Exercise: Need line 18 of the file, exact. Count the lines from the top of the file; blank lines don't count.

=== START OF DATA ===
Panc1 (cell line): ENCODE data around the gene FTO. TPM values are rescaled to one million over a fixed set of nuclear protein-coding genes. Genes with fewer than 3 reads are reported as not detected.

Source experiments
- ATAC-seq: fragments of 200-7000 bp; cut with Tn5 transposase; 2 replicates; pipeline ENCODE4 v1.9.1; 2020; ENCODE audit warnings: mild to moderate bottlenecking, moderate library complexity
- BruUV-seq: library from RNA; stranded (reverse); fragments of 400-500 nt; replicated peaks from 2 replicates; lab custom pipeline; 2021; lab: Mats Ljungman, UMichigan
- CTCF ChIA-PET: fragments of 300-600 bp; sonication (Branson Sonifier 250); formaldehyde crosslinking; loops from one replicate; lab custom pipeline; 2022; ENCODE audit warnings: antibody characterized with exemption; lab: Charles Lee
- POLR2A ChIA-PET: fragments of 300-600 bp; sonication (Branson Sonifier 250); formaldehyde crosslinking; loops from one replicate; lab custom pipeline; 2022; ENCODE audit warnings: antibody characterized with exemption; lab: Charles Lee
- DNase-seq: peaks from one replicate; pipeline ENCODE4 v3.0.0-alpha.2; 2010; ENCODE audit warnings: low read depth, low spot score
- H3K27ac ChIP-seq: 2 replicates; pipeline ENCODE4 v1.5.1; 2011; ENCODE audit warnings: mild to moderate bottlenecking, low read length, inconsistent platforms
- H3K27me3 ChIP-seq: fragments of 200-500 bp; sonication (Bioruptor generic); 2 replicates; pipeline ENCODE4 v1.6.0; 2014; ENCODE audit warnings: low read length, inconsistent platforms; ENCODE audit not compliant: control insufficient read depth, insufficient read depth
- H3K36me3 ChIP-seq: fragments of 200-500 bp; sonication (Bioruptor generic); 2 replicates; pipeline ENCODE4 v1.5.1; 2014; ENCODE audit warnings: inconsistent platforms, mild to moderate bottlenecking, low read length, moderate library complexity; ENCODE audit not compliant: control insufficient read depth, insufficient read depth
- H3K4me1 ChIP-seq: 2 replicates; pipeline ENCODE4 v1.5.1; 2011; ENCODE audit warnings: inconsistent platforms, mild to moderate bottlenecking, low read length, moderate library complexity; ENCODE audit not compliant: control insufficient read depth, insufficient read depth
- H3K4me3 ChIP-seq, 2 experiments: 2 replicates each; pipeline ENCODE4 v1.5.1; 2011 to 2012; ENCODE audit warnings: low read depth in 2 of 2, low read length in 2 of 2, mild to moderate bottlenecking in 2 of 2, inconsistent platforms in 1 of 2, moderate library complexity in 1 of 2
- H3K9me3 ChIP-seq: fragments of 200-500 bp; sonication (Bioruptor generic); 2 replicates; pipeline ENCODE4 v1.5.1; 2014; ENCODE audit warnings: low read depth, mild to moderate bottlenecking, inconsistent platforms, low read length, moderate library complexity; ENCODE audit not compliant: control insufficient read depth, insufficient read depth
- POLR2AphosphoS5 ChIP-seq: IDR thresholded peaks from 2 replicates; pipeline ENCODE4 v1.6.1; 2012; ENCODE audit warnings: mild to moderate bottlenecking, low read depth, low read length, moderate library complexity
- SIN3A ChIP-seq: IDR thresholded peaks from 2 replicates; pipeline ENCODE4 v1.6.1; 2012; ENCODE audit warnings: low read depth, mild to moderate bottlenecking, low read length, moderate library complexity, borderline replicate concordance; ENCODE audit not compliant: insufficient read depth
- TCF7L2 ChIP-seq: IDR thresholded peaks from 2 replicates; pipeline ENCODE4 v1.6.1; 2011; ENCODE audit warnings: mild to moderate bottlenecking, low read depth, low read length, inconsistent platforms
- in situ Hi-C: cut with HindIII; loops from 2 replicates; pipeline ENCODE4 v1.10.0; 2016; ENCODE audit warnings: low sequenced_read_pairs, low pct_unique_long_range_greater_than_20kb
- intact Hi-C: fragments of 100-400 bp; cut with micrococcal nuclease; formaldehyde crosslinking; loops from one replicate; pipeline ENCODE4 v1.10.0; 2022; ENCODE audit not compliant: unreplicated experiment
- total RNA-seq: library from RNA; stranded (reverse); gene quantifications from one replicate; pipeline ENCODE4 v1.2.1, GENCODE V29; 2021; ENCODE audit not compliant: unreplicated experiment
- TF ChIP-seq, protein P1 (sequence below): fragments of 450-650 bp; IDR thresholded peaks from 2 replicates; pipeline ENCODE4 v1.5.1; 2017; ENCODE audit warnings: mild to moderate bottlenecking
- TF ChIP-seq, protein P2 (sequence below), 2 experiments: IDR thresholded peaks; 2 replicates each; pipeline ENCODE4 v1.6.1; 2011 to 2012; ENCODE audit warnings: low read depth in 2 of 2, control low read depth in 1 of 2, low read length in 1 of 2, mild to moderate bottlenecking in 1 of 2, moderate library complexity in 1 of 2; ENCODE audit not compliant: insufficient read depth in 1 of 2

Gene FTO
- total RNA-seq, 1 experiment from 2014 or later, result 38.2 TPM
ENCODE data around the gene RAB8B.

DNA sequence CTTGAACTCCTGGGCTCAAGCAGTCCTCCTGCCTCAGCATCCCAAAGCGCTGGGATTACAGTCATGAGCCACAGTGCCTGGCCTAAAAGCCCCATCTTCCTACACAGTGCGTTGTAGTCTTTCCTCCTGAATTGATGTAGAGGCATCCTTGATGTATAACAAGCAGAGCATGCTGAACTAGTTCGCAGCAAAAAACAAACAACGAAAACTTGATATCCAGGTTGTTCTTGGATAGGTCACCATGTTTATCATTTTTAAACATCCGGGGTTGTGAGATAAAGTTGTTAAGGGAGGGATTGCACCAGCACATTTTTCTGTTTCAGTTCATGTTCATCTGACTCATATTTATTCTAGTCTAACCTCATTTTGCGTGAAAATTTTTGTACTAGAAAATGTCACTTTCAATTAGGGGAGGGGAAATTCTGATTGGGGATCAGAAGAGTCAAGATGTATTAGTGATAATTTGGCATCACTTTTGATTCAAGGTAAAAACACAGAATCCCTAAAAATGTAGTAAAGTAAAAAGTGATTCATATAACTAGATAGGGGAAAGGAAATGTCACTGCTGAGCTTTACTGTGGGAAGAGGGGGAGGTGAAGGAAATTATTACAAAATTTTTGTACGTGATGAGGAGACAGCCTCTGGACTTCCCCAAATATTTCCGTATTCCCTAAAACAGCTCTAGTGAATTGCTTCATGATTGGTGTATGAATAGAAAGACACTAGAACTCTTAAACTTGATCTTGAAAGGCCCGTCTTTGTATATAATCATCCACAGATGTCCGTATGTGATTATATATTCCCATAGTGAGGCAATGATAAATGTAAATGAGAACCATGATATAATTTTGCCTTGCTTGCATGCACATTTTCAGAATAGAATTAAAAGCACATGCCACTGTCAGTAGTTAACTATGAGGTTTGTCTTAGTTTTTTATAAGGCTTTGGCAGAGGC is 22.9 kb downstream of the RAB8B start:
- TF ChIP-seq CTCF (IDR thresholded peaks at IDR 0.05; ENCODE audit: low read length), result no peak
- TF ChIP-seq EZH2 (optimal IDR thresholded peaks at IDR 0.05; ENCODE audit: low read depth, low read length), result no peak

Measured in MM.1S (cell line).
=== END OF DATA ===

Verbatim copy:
- intact Hi-C: fragments of 100-400 bp; cut with micrococcal nuclease; formaldehyde crosslinking; loops from one replicate; pipeline ENCODE4 v1.10.0; 2022; ENCODE audit not compliant: unreplicated experiment